A recently-leaked Supreme Court draft indicated the court would overturn the landmark abortion case of Roe v. Wade.
“This is not a drill,” said Karen Nelson, President and CEO of Planned Parenthood of Maryland, during a Montgomery County media briefing Wednesday.
Nelson said health centers and abortion care providers in Maryland are already seeing patients coming from Texas. She emphasized abortion care is and will remain legal in Maryland, however overturning Roe v. Wade can lead to access issues due to a shortage of trained providers, insurance coverage issues and other factors.
Jamie Swietlikowski, of the Maryland Affiliate for the American College of Nurse-Midwives, said the consequences of reversing Roe v. Wade will impact poor Americans and people of color at a disproportionate rate and will lead to more maternal deaths.
“In a time when Black maternal mortality rates have reached epidemic proportions, the increase in death toll will be disproportionately Black bodies,” Swietlikowski said.
“As we know, Black communities are over-policed and disproportionately arrested and incarcerated in our criminal justice system. As individual states are allowed to create new anti-abortion laws that criminalize the pursuit of basic reproductive healthcare, it will again be people of color who are disproportionately criminalized and incarcerated,” she said.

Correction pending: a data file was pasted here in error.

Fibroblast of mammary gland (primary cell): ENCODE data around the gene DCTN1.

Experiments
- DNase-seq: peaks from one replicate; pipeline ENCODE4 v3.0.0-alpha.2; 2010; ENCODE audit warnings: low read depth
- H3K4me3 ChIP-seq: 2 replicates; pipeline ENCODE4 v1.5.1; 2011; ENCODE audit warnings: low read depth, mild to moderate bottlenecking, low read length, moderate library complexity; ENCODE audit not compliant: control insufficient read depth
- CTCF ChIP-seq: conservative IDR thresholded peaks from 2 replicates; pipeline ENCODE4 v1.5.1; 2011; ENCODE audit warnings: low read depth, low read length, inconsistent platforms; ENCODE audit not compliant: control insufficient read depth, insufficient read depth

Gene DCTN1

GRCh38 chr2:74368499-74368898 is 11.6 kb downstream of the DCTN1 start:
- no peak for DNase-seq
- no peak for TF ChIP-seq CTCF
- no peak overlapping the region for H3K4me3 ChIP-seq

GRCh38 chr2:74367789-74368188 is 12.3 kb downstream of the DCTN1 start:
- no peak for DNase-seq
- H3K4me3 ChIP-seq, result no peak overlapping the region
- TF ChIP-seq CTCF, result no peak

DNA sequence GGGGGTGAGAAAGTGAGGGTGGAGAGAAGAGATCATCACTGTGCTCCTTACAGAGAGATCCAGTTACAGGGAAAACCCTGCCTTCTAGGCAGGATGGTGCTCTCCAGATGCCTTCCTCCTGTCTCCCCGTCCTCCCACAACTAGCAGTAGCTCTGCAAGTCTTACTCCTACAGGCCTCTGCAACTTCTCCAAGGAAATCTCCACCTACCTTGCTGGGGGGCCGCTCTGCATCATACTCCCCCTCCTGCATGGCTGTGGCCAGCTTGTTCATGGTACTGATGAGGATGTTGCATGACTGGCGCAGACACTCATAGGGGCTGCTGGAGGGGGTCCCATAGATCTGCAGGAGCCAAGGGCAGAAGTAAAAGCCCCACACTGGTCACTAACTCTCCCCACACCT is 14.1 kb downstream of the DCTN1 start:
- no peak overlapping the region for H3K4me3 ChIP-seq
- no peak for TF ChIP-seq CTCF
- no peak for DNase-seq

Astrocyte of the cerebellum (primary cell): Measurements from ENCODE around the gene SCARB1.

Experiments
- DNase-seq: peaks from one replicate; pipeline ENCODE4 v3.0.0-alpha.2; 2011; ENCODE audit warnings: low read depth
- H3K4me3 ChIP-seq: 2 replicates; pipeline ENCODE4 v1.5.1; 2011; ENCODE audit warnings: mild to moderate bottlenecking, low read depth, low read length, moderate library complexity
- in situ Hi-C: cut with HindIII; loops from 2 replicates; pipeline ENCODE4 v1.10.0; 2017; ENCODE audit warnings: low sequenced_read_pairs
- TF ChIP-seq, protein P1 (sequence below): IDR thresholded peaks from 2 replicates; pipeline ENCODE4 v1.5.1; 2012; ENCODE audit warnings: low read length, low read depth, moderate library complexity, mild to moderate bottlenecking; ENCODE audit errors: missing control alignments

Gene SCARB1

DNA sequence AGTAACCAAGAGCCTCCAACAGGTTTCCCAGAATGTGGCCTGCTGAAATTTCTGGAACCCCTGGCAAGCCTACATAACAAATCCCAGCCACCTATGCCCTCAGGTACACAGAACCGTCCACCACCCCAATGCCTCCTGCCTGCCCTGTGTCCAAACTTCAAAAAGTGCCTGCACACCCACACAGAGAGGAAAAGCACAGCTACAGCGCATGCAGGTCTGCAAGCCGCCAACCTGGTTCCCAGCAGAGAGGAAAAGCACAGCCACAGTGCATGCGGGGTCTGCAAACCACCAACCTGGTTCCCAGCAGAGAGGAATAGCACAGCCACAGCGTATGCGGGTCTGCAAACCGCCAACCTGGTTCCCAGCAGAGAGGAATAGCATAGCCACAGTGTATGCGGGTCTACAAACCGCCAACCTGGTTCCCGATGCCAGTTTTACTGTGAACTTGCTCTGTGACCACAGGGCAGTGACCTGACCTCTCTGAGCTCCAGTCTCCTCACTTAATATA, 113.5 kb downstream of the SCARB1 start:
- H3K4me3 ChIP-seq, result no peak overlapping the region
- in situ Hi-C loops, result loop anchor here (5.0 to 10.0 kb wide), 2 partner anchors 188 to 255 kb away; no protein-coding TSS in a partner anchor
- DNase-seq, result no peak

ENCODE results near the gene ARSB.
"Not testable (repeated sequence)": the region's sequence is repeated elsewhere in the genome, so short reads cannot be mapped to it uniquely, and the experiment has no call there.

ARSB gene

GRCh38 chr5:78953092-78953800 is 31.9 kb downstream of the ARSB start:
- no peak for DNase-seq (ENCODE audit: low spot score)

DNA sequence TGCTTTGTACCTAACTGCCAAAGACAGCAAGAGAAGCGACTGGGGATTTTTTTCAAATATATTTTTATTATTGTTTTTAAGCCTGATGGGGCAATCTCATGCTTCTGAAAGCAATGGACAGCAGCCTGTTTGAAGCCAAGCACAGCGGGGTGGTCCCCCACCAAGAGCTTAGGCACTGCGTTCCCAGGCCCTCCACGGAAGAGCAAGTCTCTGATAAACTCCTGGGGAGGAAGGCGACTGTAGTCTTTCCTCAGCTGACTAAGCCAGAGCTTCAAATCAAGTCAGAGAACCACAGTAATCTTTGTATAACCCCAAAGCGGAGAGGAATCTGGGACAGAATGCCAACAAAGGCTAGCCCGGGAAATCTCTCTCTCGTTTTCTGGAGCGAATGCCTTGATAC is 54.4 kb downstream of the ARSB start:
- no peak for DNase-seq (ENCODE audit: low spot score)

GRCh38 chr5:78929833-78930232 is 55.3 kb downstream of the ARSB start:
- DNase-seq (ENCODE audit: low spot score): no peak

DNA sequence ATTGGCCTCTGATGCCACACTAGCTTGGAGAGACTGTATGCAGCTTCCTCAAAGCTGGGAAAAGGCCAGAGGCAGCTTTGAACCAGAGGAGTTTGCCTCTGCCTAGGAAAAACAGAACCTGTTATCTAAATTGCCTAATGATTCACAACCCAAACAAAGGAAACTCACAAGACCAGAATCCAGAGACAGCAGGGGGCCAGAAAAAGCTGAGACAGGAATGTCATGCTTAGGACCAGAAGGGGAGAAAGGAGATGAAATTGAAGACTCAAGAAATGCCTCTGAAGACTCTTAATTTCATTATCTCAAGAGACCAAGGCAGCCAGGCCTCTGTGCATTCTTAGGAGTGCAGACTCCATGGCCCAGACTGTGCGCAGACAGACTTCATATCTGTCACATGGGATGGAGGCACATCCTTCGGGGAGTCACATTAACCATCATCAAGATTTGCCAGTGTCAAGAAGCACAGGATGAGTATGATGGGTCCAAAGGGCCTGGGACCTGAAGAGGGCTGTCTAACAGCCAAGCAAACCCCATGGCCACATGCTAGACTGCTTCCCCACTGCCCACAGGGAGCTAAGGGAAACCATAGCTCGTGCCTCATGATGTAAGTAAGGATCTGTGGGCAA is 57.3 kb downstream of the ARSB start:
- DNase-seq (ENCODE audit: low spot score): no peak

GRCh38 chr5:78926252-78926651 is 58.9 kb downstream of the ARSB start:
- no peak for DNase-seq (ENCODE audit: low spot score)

Both Swietlikowski and Nelson appreciated County Executive Marc Elrich’s Tuesday announcement of a $1 million fund to support access to abortion services.
During the briefing, Elrich urged Maryland Gov. Larry Hogan to release funding for abortion care training. Hogan has withheld $3.5 million in funding approved by the Maryland General Assembly, effectively delaying the training for a year, The Washington Post reported last week.
“Unfortunately, the governor is refusing to provide early funding,” Elrich said.
“When the legislation was passed, this potential sudden change in policy wasn’t imagined as happening as soon as next month. But that future apparently is now, and it would be appropriate for the governor to acknowledge the changing circumstances and to move things forward.”